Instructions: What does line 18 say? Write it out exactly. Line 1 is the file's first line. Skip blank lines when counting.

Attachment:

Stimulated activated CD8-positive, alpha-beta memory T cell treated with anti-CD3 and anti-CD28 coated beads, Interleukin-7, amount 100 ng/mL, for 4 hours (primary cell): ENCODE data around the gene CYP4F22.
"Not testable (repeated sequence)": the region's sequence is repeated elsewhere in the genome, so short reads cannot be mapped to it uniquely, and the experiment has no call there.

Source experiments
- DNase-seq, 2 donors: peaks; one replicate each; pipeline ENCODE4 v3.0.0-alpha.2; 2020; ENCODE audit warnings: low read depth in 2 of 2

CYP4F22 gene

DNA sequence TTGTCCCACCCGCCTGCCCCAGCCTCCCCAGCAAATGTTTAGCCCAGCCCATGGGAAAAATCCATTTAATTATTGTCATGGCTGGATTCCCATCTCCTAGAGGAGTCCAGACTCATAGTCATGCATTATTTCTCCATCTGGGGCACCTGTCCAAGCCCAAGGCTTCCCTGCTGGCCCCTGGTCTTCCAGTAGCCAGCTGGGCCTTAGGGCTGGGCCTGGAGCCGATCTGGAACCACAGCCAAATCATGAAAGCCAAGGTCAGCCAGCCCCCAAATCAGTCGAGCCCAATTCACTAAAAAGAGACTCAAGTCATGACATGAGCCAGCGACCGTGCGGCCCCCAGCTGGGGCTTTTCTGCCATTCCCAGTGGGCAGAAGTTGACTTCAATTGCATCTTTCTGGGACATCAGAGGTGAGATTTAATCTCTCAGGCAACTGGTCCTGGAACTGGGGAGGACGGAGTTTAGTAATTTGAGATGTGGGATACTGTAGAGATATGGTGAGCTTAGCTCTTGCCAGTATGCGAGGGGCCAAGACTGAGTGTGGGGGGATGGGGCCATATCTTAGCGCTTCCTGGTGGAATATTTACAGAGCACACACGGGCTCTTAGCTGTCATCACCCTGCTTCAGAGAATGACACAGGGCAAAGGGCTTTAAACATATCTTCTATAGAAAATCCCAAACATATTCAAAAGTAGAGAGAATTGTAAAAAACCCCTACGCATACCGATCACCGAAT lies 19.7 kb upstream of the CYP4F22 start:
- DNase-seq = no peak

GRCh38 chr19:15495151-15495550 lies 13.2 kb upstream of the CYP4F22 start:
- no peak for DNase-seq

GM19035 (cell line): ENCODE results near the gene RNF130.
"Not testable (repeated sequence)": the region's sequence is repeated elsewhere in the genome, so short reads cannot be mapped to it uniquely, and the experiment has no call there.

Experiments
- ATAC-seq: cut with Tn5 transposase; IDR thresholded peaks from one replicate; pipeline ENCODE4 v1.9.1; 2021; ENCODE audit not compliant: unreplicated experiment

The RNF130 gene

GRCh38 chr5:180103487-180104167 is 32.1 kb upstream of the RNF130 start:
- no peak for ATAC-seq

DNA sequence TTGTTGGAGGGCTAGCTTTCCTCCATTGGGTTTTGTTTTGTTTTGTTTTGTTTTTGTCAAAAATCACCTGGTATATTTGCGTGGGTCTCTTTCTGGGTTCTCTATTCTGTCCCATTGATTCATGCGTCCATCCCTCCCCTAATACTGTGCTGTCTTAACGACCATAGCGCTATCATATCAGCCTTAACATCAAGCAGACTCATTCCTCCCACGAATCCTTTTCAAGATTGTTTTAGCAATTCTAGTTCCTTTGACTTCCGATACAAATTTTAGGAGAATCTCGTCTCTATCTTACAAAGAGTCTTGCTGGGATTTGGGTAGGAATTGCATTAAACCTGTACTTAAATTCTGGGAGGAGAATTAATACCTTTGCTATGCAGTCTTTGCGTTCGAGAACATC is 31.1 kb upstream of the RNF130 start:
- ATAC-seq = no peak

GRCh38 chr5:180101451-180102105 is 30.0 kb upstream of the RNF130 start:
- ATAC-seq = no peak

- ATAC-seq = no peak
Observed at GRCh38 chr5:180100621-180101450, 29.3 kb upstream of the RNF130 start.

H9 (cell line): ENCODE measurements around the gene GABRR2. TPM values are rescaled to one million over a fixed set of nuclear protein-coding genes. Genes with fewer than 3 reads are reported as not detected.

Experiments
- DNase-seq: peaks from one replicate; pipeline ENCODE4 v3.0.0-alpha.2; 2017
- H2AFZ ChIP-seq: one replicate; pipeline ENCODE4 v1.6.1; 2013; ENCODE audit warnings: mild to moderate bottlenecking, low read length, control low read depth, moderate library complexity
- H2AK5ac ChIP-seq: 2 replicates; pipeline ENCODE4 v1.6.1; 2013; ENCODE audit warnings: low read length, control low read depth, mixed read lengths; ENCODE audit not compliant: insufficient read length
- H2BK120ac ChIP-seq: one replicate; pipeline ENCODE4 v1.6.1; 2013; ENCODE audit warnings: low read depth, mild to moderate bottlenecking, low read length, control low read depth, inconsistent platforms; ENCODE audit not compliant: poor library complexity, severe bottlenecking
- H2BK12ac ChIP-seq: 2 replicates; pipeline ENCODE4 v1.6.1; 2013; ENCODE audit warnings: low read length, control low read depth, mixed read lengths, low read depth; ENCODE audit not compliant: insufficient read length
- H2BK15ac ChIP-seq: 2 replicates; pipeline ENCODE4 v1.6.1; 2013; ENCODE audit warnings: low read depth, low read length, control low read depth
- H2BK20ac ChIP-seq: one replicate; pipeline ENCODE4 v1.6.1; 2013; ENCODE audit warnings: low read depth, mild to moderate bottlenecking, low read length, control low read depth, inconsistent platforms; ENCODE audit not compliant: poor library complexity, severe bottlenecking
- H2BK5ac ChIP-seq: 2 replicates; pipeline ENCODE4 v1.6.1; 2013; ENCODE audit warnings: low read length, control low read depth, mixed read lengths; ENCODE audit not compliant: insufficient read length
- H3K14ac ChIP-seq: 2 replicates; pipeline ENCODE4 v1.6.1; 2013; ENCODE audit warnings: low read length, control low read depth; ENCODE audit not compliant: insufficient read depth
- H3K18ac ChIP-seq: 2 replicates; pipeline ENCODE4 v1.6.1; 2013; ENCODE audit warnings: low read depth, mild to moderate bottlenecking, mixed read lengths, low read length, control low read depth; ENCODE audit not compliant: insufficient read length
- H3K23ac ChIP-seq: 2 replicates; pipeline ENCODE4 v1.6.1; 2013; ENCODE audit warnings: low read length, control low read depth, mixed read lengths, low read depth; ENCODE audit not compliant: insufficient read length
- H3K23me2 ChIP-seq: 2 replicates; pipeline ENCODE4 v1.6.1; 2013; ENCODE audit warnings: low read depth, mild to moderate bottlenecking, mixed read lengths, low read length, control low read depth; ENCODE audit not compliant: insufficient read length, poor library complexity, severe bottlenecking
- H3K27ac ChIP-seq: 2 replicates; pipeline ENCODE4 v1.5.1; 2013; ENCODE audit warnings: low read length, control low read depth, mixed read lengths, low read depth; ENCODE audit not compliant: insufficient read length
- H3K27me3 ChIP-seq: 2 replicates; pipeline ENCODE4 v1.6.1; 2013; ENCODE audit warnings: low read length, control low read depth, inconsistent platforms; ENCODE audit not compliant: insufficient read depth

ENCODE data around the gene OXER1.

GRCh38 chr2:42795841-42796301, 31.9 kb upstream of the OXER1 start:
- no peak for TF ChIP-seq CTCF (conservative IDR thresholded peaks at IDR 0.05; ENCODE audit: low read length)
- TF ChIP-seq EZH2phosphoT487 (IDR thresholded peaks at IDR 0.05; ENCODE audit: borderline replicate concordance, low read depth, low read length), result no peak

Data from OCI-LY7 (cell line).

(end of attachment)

- ATAC-seq = no peak